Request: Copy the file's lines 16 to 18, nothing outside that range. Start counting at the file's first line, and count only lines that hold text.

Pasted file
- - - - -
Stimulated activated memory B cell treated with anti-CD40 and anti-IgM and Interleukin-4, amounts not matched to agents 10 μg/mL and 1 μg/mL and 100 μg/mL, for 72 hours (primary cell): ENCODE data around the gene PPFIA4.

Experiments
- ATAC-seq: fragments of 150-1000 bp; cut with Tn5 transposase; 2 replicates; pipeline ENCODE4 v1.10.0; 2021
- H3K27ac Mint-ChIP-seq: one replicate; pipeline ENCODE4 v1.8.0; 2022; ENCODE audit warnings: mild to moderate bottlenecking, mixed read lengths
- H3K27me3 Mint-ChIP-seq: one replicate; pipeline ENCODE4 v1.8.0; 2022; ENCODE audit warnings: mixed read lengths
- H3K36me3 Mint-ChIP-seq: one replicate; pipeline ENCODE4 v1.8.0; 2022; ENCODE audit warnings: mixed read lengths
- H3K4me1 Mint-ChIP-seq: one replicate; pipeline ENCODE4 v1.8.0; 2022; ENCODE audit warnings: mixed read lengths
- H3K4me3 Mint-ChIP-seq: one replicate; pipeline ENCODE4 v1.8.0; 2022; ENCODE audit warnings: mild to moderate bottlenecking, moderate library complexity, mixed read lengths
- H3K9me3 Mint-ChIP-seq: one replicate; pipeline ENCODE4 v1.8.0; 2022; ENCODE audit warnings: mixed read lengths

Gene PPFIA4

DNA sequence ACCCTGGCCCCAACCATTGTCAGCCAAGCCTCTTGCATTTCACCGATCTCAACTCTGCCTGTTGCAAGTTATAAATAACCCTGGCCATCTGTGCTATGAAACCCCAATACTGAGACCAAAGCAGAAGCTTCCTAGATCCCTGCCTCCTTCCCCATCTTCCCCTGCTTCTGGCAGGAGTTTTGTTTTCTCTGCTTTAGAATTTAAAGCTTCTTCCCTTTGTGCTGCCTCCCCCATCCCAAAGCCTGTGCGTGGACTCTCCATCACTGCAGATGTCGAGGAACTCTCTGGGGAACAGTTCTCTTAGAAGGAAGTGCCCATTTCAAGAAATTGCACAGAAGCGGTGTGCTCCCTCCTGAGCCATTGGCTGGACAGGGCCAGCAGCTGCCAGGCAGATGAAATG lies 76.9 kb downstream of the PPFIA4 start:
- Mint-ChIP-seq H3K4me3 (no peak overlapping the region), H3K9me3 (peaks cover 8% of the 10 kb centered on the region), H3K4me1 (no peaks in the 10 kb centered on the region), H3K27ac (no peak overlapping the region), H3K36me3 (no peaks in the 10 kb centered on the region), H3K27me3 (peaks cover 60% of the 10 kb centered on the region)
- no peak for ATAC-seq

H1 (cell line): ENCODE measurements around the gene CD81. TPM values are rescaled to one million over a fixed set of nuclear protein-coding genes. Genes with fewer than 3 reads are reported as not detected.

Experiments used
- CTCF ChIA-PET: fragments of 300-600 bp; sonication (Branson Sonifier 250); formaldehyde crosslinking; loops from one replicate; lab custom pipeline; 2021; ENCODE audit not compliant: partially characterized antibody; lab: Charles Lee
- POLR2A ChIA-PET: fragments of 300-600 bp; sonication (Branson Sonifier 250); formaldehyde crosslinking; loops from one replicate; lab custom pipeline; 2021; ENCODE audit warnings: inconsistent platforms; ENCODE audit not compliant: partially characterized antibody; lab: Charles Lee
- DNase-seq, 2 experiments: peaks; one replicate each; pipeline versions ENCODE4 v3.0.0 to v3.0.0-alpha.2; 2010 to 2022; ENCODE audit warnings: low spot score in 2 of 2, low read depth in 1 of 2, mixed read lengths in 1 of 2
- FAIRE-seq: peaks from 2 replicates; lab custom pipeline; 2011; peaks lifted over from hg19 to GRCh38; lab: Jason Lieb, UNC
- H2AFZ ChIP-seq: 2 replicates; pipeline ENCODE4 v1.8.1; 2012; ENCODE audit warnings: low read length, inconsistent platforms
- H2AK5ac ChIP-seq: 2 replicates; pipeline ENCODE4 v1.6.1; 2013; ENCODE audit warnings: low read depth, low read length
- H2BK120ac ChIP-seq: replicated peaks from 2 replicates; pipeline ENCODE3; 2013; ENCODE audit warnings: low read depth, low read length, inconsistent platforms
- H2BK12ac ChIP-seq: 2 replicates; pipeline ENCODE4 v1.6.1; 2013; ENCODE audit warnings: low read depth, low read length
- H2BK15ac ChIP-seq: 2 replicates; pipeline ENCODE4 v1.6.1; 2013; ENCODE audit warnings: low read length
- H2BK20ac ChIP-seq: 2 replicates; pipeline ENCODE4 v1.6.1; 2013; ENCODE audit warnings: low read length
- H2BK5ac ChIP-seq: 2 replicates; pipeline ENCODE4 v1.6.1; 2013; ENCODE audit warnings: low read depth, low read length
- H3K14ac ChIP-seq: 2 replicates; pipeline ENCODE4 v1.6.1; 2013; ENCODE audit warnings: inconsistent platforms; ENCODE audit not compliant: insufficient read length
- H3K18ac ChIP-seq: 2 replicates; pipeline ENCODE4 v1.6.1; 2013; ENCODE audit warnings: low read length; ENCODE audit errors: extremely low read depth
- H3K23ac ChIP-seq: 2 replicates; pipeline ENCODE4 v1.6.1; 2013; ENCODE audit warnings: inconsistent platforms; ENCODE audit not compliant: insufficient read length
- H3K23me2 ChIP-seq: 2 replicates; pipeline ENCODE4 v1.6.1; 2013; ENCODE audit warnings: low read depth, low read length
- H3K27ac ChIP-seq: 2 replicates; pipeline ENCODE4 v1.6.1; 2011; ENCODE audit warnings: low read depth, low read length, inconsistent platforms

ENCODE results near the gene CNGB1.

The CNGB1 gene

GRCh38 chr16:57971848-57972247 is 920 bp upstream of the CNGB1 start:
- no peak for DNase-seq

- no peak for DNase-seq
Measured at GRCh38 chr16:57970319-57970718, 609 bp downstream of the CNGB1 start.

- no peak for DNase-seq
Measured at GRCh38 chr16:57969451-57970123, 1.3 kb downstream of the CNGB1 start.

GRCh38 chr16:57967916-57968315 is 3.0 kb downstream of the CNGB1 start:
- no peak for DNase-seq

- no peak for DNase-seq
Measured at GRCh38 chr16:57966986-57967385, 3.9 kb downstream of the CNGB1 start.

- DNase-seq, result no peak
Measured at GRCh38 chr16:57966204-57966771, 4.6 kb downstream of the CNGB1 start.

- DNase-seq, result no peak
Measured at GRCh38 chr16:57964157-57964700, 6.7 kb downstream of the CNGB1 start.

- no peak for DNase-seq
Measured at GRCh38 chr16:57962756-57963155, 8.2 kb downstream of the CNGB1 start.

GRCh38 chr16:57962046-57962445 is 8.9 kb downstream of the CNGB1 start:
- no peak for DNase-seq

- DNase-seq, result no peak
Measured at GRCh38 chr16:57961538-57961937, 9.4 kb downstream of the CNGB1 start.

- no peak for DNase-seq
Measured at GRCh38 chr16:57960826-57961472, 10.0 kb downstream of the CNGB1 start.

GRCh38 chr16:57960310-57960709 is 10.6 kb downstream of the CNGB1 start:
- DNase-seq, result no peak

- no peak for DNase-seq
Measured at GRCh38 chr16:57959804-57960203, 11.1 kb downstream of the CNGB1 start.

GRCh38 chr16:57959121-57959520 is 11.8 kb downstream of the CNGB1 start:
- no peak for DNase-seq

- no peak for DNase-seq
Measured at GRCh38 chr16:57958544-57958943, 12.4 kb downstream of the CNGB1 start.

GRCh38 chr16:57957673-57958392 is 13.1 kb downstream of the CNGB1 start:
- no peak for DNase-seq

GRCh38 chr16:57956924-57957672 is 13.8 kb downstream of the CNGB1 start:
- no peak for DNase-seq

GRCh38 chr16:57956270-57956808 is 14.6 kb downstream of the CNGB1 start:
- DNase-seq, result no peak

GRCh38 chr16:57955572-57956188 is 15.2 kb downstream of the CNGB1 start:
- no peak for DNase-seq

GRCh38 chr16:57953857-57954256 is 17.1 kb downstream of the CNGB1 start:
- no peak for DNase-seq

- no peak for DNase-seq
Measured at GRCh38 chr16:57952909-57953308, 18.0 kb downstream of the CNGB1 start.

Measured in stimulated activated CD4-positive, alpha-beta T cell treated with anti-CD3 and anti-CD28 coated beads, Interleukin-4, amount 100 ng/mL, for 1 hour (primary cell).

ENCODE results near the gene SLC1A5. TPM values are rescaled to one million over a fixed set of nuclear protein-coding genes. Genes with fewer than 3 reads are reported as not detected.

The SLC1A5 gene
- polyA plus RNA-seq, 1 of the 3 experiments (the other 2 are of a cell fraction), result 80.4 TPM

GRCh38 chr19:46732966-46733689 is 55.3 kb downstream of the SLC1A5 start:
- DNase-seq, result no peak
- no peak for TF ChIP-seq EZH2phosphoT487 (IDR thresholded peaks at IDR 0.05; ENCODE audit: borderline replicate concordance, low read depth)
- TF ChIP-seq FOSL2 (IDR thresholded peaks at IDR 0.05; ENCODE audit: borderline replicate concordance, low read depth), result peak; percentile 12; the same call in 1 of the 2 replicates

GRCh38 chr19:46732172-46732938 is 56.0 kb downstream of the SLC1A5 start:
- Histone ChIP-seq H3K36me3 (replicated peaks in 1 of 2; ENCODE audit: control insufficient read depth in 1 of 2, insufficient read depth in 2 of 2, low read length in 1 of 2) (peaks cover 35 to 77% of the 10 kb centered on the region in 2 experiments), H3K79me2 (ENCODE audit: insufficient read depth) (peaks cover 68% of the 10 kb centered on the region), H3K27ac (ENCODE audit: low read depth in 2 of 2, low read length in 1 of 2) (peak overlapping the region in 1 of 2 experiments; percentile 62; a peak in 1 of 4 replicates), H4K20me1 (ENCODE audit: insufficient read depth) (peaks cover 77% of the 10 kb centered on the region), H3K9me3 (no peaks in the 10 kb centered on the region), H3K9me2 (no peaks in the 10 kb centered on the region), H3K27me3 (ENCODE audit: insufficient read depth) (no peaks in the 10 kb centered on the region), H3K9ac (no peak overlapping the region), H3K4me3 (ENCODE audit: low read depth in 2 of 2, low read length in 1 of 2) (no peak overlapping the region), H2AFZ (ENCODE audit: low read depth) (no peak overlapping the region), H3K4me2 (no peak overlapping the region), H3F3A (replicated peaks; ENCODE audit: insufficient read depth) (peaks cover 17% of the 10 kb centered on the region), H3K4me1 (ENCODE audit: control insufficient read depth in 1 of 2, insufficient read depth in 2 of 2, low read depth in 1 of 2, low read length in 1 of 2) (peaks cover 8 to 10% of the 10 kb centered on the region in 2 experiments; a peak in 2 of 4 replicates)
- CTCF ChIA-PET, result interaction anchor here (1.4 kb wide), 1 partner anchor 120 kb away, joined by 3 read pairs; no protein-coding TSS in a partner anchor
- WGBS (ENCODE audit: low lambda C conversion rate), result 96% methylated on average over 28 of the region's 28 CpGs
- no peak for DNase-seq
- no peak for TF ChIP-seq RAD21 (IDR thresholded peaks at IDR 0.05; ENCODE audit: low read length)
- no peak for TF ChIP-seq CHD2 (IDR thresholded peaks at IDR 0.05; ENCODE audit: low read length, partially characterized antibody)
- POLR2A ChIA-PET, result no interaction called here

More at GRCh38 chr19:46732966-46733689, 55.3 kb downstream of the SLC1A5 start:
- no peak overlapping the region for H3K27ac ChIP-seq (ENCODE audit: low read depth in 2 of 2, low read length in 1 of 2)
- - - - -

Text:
- CTCF ChIA-PET: fragments of 300-600 bp; sonication (Branson Sonifier 250); formaldehyde crosslinking; loops from one replicate; lab custom pipeline; 2021; ENCODE audit not compliant: partially characterized antibody; lab: Charles Lee
- POLR2A ChIA-PET: fragments of 300-600 bp; sonication (Branson Sonifier 250); formaldehyde crosslinking; loops from one replicate; lab custom pipeline; 2021; ENCODE audit warnings: inconsistent platforms; ENCODE audit not compliant: partially characterized antibody; lab: Charles Lee
- DNase-seq, 2 experiments: peaks; one replicate each; pipeline versions ENCODE4 v3.0.0 to v3.0.0-alpha.2; 2010 to 2022; ENCODE audit warnings: low spot score in 2 of 2, low read depth in 1 of 2, mixed read lengths in 1 of 2